Peripheral and Central Auditory Findings in Individuals with Williams Syndrome
Keywords:Williams Syndrome, Hearing, Central Auditory Evaluation, Event-Related Potentials, Evoked Potentials
Introduction: Williams syndrome (WS) is a rare neurodevelopment genetic condition. The syndrome may present manifestations associated with the central nervous system, hearing, and language. It is possible, as well, to observe an alteration in the central auditory system, which can be diagnosed through long-latency auditory evoked potential (LLAEP).
Objective: The aim of this study was to describe and analyze the results obtained by peripheral and central auditory evaluation on individuals with WS, verifying if there is a relationship between audiological findings and gender, age and ear side.
Methods: This is a cross-sectional study in which 14 individuals with WS were evaluated. The exams performed consisted of pure tone audiometry, vocal audiometry, acoustic immittance measures, LLAEP, and cognitive potential.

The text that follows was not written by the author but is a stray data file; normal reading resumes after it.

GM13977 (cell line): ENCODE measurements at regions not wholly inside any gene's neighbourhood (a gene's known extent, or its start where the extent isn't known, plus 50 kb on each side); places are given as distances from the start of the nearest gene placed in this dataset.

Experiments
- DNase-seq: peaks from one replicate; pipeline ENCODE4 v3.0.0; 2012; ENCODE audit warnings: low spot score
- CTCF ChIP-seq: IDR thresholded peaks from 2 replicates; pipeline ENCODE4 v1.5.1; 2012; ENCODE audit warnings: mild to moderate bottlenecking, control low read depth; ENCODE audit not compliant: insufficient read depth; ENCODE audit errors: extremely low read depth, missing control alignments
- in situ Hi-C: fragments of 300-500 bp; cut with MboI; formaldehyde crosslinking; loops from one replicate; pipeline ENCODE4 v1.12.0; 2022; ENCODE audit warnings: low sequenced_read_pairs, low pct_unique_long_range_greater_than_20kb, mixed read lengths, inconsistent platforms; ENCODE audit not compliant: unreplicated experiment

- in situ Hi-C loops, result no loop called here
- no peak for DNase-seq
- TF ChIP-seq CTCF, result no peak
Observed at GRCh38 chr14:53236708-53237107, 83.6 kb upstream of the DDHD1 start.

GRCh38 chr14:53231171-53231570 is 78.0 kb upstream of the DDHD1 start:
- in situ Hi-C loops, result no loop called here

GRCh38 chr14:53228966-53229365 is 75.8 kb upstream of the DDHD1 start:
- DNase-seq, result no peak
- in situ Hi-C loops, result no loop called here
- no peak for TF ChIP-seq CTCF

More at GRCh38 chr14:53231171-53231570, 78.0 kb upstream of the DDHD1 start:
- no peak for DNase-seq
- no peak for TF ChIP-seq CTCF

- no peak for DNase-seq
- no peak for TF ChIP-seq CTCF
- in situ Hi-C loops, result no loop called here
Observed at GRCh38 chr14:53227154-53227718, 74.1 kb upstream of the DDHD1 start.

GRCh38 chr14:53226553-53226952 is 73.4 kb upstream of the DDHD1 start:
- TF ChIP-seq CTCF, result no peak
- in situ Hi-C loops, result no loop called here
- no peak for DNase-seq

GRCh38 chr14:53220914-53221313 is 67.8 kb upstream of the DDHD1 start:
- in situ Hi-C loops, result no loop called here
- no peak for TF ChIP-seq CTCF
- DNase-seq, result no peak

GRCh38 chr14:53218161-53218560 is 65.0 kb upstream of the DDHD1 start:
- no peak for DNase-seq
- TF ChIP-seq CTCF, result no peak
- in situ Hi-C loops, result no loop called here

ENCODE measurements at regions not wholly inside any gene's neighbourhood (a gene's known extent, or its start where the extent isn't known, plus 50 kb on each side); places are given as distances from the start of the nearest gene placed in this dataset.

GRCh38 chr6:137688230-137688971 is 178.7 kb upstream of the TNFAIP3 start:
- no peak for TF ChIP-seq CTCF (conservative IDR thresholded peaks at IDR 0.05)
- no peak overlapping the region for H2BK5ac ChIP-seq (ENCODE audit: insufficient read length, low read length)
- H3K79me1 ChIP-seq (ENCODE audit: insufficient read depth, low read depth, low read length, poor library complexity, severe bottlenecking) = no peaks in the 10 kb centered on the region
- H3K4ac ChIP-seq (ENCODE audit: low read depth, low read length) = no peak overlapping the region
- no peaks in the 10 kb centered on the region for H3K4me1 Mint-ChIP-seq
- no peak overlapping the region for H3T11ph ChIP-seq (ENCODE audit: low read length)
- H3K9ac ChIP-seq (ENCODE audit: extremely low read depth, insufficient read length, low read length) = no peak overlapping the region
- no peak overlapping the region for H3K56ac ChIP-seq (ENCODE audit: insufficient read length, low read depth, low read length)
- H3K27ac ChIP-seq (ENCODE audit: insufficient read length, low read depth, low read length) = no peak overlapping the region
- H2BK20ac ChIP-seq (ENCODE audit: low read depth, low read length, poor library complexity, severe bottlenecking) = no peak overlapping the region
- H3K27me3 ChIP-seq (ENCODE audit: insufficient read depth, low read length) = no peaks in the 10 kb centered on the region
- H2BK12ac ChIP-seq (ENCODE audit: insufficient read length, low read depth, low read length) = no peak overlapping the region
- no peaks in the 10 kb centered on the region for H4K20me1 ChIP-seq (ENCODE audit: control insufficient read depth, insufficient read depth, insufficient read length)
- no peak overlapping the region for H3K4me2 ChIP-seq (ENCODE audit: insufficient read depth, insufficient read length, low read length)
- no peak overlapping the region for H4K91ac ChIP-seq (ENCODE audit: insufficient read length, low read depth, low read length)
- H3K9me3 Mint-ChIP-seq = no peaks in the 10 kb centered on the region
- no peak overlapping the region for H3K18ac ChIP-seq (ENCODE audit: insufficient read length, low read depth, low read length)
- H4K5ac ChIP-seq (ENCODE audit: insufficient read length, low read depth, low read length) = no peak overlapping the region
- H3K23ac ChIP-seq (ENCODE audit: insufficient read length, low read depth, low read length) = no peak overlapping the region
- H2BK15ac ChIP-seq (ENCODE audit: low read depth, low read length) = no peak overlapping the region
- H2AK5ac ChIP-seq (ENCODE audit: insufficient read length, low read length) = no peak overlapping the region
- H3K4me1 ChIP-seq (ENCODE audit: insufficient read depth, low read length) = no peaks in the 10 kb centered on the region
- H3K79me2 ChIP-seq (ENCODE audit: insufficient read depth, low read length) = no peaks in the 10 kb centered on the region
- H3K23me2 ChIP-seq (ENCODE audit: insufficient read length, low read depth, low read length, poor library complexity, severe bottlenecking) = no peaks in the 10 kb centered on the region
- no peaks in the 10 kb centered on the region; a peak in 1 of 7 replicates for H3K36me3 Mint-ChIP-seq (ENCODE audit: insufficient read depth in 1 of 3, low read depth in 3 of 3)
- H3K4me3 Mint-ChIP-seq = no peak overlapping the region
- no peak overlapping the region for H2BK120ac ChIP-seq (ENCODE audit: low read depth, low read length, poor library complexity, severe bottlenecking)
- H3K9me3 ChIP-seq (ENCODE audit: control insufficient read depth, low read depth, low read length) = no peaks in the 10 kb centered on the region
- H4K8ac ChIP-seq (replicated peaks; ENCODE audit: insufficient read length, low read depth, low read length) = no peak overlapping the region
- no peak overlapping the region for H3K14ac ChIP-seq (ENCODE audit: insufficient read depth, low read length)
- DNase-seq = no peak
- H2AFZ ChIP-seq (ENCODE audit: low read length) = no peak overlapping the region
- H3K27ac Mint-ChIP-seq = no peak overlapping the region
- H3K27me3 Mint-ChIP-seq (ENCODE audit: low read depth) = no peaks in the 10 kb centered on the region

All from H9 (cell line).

Results: The sample was composed of patients from 4 to 18 years old, with a mean age of 11.6 years old (±5.3), being 9 males (64.3%) and 5 females (35.7%). We mainly verified mild to moderate degree (40-44%) of sensorineural auditory loss (35.7-42.9%), type A tympanometric curve (57.1-64.3%), and absent acoustic reflexes (57.1%). As for central auditory evaluation, the subjects showed latency delay in all of the LLAEP components. Moreover, it was evidenced a statistically significant difference when comparing ears for amplitude on cognitive potential evaluation (p = 0.032), observing higher values at the left ear. It was also observed an inverse association between age and P1 wave latency both on the right (p = 0.006) and on the left ear (p = 0.022), and this result can be related to the nervous system maturational process of the WS individuals.
Conclusion: There are few studies investigating the central auditory pathway on WS in literature. The present study contributes to the extension of the knowledge about the central involvement of the auditory phenotype in the syndrome. However, considering the sample size, more studies are suggested to confirm these findings.